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I have a homemade DVD that I'm effectively trying to insert chapters into and rearrange - the original author burned it as one long chapter, and I'd like to rip it into smaller pieces and re-encode it into a new DVD. I ripped the DVD with the following command:

mplayer dvd:// -dvd-device /dev/sr2 -dumpstream -dumpfile raw.vob

I'm running Gentoo Linux with mplayer version 1.0-rc2_p20090731 (the latest available in Portage).

I have a list of times that the chapters are supposed to span (for example 30:11-33:25), so my first thought was to rip the entire DVD and use mpgtx to cut out certain pieces of the file. My issue is that running mpgtx -i on the file reports quite a few timestamp jumps:

Time stamps jumped from 59.753789 to 0.001622 at position 1d29800
Time stamps jumped from 204963823030450.343750 to 31.165900 at position 2d4f800
Time stamps jumped from 60.077878 to 0.001622 at position 43cc000 
Time stamps jumped from 60.024233 to 0.001622 at position 65c5000
Time stamps jumped from 204963823068631.718750 to 52.549244 at position 7fd1000

I've tried to fix the indexes using:

mencoder raw.vob -oac copy -ovc copy -forceidx -o fixed.vob -of mpeg

But mpgtx will still report timestamp issues. My immediate question: is there a way to take the ripped movie I have and correct its timestamps so I can cut it with mpgtx? If I can get that one issue out of the way, building the rest of the DVD will be smooth sailing.

If it's not possible to fix the timestamps on this file: is there a better way to rip small chunks of the DVD into separate files for recompilation later? I'd very much like this to be done on Linux, and it'd be even better if I could script it somehow (feed in a list of start and end positions, or start times and durations, and get out a series of ripped files). If need be, I also have a Mac OS X machine available, but no Windows.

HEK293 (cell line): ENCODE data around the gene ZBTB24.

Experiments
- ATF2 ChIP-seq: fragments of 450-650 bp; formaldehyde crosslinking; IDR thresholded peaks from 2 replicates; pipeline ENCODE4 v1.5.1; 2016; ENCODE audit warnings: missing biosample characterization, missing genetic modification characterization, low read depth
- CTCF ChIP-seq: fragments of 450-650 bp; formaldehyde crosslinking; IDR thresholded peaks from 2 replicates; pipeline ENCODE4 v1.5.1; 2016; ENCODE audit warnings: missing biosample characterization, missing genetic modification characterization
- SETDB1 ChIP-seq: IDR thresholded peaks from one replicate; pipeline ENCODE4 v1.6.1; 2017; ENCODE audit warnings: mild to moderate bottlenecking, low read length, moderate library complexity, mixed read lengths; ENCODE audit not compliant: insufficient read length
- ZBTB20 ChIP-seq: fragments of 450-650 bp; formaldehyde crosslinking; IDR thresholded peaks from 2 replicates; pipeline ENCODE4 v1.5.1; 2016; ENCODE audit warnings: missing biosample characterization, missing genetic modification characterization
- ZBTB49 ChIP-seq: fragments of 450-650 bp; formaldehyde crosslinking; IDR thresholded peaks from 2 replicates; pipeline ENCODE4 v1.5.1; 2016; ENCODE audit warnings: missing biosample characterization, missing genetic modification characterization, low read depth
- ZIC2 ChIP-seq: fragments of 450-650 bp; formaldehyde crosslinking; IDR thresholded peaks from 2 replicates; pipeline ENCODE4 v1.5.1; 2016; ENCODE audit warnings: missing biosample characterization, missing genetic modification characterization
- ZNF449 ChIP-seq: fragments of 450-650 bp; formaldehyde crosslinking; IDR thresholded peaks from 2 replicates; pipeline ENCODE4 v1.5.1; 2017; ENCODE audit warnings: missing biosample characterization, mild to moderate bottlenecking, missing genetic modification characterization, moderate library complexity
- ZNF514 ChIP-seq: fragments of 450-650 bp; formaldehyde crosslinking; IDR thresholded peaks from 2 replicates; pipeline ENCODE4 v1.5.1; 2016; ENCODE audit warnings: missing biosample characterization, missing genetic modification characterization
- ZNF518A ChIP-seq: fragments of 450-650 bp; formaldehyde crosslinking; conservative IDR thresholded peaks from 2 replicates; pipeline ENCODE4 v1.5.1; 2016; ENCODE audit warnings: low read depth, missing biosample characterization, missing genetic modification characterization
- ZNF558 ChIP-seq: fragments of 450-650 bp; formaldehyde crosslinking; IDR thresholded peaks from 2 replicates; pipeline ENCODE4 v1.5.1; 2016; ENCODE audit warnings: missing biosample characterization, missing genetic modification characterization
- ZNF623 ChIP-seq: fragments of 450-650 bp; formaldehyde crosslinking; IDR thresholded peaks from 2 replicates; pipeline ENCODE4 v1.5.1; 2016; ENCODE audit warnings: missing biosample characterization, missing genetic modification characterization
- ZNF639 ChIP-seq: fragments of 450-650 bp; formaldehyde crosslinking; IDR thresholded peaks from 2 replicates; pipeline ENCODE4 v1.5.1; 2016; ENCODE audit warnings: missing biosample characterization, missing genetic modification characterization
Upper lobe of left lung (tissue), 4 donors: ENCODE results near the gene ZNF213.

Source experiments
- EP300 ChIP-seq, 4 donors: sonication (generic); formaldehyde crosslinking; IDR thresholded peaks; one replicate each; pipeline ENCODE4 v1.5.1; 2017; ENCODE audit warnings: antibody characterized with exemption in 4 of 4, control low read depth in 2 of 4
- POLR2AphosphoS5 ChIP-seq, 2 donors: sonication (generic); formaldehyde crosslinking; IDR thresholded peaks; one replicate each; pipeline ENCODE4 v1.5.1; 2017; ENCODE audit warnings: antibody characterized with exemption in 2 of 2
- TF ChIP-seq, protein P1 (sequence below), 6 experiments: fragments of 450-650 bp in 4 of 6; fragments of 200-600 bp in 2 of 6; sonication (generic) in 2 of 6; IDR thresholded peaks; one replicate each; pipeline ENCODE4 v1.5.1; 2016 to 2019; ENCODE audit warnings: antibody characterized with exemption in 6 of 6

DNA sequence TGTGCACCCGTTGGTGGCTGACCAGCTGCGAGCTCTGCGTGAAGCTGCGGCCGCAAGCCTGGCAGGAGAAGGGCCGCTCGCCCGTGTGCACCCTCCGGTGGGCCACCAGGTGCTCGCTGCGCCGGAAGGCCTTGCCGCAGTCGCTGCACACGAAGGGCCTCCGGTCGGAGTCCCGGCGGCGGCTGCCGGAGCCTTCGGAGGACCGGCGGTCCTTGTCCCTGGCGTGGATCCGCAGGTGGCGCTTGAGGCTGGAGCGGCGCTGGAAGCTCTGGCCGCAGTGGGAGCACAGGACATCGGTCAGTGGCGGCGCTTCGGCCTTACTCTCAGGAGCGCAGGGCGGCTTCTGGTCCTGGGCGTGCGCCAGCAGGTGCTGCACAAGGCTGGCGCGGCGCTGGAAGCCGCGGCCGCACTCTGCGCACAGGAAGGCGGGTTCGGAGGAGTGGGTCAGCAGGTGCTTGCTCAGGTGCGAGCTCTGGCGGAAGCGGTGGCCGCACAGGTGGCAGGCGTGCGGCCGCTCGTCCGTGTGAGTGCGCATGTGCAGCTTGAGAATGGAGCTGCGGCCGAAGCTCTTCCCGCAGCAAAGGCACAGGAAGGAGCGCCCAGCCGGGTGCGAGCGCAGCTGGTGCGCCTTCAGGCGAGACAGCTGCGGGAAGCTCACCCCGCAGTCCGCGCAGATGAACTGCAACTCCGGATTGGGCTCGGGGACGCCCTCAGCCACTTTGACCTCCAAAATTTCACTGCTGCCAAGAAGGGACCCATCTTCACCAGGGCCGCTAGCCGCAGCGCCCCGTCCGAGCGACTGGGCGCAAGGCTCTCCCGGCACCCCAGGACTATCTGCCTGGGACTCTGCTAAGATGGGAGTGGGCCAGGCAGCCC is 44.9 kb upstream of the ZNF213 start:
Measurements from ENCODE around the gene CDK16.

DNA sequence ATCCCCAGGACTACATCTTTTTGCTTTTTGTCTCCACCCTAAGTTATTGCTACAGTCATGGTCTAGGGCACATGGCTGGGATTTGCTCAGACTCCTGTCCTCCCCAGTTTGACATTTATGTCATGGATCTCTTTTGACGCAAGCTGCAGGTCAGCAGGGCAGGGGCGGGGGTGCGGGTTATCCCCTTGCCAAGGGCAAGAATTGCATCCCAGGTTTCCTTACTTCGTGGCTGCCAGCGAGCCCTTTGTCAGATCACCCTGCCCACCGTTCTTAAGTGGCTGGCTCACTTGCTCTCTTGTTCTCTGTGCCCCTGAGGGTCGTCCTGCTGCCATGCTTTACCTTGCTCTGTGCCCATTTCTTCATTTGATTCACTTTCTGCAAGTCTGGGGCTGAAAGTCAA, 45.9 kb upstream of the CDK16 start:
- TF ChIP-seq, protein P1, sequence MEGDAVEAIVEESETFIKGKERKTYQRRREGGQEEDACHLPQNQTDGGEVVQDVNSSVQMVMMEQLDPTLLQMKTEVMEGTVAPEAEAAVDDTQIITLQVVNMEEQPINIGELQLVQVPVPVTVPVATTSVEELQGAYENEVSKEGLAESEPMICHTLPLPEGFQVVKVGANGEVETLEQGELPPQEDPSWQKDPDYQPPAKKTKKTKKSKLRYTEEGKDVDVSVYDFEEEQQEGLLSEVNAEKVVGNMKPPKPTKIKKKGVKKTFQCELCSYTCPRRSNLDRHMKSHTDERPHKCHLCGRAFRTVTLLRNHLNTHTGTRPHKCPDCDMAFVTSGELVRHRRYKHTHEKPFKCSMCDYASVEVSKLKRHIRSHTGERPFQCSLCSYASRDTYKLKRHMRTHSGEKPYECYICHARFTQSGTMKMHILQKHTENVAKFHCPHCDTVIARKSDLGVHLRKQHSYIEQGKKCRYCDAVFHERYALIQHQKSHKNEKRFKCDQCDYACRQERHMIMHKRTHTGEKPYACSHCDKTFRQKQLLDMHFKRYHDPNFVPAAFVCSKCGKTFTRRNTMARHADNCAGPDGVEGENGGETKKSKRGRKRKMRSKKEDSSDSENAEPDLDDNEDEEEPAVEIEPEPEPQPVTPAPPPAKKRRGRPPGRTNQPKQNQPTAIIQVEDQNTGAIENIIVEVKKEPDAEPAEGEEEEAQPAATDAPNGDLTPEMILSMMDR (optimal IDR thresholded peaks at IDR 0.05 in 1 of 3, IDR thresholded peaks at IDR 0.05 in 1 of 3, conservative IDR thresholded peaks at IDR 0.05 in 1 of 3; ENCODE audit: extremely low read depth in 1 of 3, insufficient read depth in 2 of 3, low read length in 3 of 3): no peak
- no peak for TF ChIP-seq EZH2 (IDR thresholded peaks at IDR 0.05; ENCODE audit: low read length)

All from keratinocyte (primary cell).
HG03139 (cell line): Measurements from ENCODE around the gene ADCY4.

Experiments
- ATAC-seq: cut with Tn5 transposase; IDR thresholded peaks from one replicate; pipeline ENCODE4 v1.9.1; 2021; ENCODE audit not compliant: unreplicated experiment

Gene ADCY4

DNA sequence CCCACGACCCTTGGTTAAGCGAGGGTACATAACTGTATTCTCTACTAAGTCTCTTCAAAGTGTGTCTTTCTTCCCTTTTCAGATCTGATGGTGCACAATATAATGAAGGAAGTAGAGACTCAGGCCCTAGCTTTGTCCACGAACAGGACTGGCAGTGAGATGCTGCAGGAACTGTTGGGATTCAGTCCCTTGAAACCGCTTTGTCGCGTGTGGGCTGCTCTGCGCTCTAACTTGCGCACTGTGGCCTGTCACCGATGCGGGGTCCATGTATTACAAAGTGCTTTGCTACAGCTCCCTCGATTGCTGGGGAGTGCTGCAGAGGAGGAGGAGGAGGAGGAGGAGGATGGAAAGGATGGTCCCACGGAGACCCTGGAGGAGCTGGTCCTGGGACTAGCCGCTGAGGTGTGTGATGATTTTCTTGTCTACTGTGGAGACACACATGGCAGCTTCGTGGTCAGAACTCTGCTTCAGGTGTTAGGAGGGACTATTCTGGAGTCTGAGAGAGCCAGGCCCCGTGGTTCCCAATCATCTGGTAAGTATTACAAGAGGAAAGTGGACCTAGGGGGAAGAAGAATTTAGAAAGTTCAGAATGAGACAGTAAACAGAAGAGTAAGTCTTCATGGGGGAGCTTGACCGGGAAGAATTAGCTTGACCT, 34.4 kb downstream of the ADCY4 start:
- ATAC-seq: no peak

Edit: I wound up finding another solution involving HandBrake and ffmpeg (with help from this question), but the question stands.

Edit again: Turns out my other solution didn't quite work - the audio desynchronized by about five seconds, in about half of my cut mpgs - so I'm back to square one. Anyone?

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2 Answers

up vote 5 down vote accepted

FFmpeg will do this for you.

Your command might look something like this:

Code: ffmpeg -i input.mpg -ss 00:00:10 -t 00:00:30 out1.mpg -ss is the start point in hh:mm:ss from the beginning of your video file

-t is the length of time in hh:mm:ss of your new segment.

So, in the above example, you're starting 10 seconds in from the beginning of the original file and ending 30 seconds later.

If you want to create multiple parts in one pass then the following should work:

Code: ffmpeg -i input.mpg -ss 00:00:10 -t 00:00:30 out1.mpg -ss 00:00:35 -t 00:00:30 out2.mpg In this example, the first segment is the same as the first example, but you're also creating a second file starting at 35 seconds in and being 30 seconds long.

.

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yeah ffmpeg has proven more stable for me than mencoder for splitting streams. Note also that if you make every frame an i-frame, you can split quite precisely: ref: en.wikibooks.org/wiki/Mplayer#Split.2Fsub-section_videos here is also a long list here: spreadsheets.google.com/… –  rogerdpack Dec 3 '10 at 7:15
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I once hacked this together for getting video of a DVD-RAM:

#! /usr/bin/ruby -w

a = [0, 0x37f9800, 0xf3e1800]

filename = "input.vob"

a.each_with_index{|seq_start, i|
  if seq_start % 1024 != 0 then
    puts "Error: Blocksize doesn't match 1024"
  end

  seq_end = a[i+1]

  if seq_end then
    puts "dd if=#{filename} of=chapter#{i+1}.mpeg bs=1024 skip=#{seq_start/1024} count=#{(seq_end - seq_start)/1024}"
  else
    puts "dd if=#{filename} of=chapter#{i+1}.mpeg bs=1024 skip=#{seq_start/1024}"
  end
}

The a variable takes the position values where the jump occurs and then just uses dd to slice the file into pieces at those positions. The result are then separate mpeg files for every chapter, as the jump occurred whenever the recording was stopped and restarted. The resulting mpeg files where jump free and could then be processed as usual.

The script itself actually doesn't call dd, it just outputs the dd commands needed to slice the file into pieces.

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